Accommodation ranges from lively backpacker resorts to family-friendly hotels with thatched bures (traditional huts) and luxurious retreats such as Vomo Island Resort, Likuliku Lagoon Resort and the adults-only Tokoriki Island Resort. Popular mid-range resorts include Matamanoa Island Resort, Malolo Island Resort, Mana Island Resort, and Castaway Island.

One of the best surf breaks in the world, Cloudbreak is about a mile from Tavarua Island Resort, but you can also enter this legendary vacation from other island resorts. Fijians love children, so this is also a fantastic destination for families with young people who want to relax.


The Top-Rated Tourist Attractions in Dubai 2020

Glitzy Dubai is the holiday hotspot of the United Arab Emirates. This city with high-rise buildings and shopping centers has been transformed from a desert post to a destination du-jour, where tourists gather for bargains, sunshine and family fun. Dubai is known for attractions such as the Burj Khalifa (the world’s tallest building) and shopping centers complete with giant aquariums and indoor ski slopes.

But this city has many cultural highlights and things to do, as well as all the glamorous modern add-ons. Stroll through the Bastakia district to discover old Dubai, then cruise past Dubai Creek in a traditional dhow, and you’ll soon find that there is more to this city than its flashy veneers. Learn about the best places to visit with our list of top Dubai attractions.

1. Burj Khalifa

Dubai’s landmark building is the Burj Khalifa, which at 829.8 meters is the tallest building in the world and the city’s most famous landmark. For most visitors, a trip to the 124th floor observation deck is a must in the city here. The view of the city skyline from this bird’s eye view is simply stunning. The slick observation deck experience includes a multimedia presentation on both Dubai and the Burj Khalifa building (completed in 2010) before a high-speed elevator whizzes you to the observation deck for that 360-degree view of the skyscrapers to the desert on one side and the ocean the other side.

Nighttime visits are especially popular with photographers because of Dubai’s famous city lights panoramas. Buy your Burj Khalifa “At the Top” Entrance Ticket in advance to avoid long lines, especially if you plan to visit on weekends.

Back on the ground, around the Burj Khalifa, are the building’s beautifully designed gardens, with winding walkways. There are plenty of water features, including the Dubai Fountain, the world’s highest-performing fountain, modeled on the famous Bellagio fountains in Las Vegas.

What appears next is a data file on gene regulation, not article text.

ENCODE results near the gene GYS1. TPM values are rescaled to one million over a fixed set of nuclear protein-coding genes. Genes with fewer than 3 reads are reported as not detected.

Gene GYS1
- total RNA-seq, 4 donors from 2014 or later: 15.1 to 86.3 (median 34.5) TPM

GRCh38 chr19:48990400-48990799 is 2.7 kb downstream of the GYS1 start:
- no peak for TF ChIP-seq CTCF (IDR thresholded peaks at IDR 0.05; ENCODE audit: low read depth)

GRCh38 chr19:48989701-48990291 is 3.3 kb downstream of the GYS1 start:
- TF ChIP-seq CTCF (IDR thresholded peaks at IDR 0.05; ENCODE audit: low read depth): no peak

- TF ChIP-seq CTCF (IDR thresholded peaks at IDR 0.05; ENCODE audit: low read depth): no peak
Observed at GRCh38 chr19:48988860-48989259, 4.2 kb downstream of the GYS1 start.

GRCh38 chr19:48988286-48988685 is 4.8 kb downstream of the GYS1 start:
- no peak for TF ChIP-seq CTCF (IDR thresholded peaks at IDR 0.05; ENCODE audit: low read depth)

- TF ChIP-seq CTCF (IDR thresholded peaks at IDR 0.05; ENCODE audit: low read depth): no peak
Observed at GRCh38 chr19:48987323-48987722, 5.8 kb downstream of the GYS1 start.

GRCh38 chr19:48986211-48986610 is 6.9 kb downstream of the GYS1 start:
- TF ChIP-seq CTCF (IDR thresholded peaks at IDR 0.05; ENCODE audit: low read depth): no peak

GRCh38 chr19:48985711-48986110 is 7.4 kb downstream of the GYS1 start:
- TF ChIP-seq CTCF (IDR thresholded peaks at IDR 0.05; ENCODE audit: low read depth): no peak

2. Dubai Mall

Dubai Mall is the city’s main shopping center and provides access to the Burj Khalifa and Dubai Aquarium. There is also an ice rink, a play zone and a cinema complex if you are looking for more entertainment options. Shopping and eating is endless, and there are almost always special events like live music and fashion shows at the mall. The best known are the annual Dubai Shopping Festival in January and February and the Dubai Summer Surprises Festival in July and August.

3. Dubai Museum

Dubai’s excellent museum is housed in the Al-Fahidi Fort, built in 1787 to defend Dubai Creek. The walls of the fort are built from traditional coral blocks and are held together with lime. The upper floor is supported by wooden posts and the ceiling is made of palm leaves, mud and plaster.

In its history, the fort has served as a residence for the ruling family, as a seat of government, garrison and prison. Restored in 1971 (and expanded again in 1995), it is now the city’s main museum. The entrance has a fascinating display of old maps of the Emirates and Dubai, showing the gigantic expansion that struck the region after the oil boom.

The courtyard houses several traditional boats and a palm leaf house with an Emirati wind tower. In the right hall are weapons and in the left hall are musical instruments from the Emirates. Below the ground floor are exhibition halls with exhibits and dioramas covering various aspects of traditional life in the Emirates (including pearl fishing and Bedouin desert living), as well as artifacts from the 3,000- to 4,000-year-old tombs at the Al Qusais archaeological site.

4. Bastakia (Old Dubai)

The Bastakia district (also known as Al-Fahidi district) was built in the late 1800s as the home of wealthy Persian merchants who traded primarily in pearls and textiles and were lured to Dubai for duty-free trade and access to Dubai Creek.

Bastakia occupies the eastern part of Bur Dubai along the creek, and the coral and limestone buildings here, many with wind-towered walls, are superbly preserved. Wind towers here provided the houses with an early form of air conditioning – the wind in the towers was directed to the houses. Persian merchants likely transplanted this architectural element (common in Iranian coastal homes) from their homeland to the Gulf.

Clad in distinct Arabic architecture, the narrow alleys are strongly reminiscent of a bygone and much slower age in Dubai’s history. In the district you will find the Majlis Gallery, with its collection of traditional Arabic ceramics and furniture (housed in a wind tower) and the Al Serkal Cultural Foundation, with a shop, café and rotating art exhibitions (located in one of the historic buildings).

5. Sheikh Saeed Al-Maktoum house

Sheikh Saeed Al Maktoum was the ruler of Dubai from 1921 to 1958 and grandfather of the current ruler. His former residence has been rebuilt and restored as a museum that is a fine example of Arab architecture.

The original house was built in 1896 by Sheikh Saeed’s father so that he could observe shipping activities from the balconies. It was demolished, but the current house was rebuilt next to the original location and remained true to the original model through carved teak doors, wooden lattice screens over the windows and plaster ventilation screens with floral and geometric designs. Thirty rooms are built around a central courtyard with details about the wind tower.

Inside are the exhibits of the Dubai Museum of Historical Photographs and Documents, with many beautiful old photographs of Dubai from the period between 1948 and 1953. The navy wing of the museum has pictures of fish, pearls and boat building. Throughout the building, many letters, cards, coins and stamps can be seen that show the development of the emirate.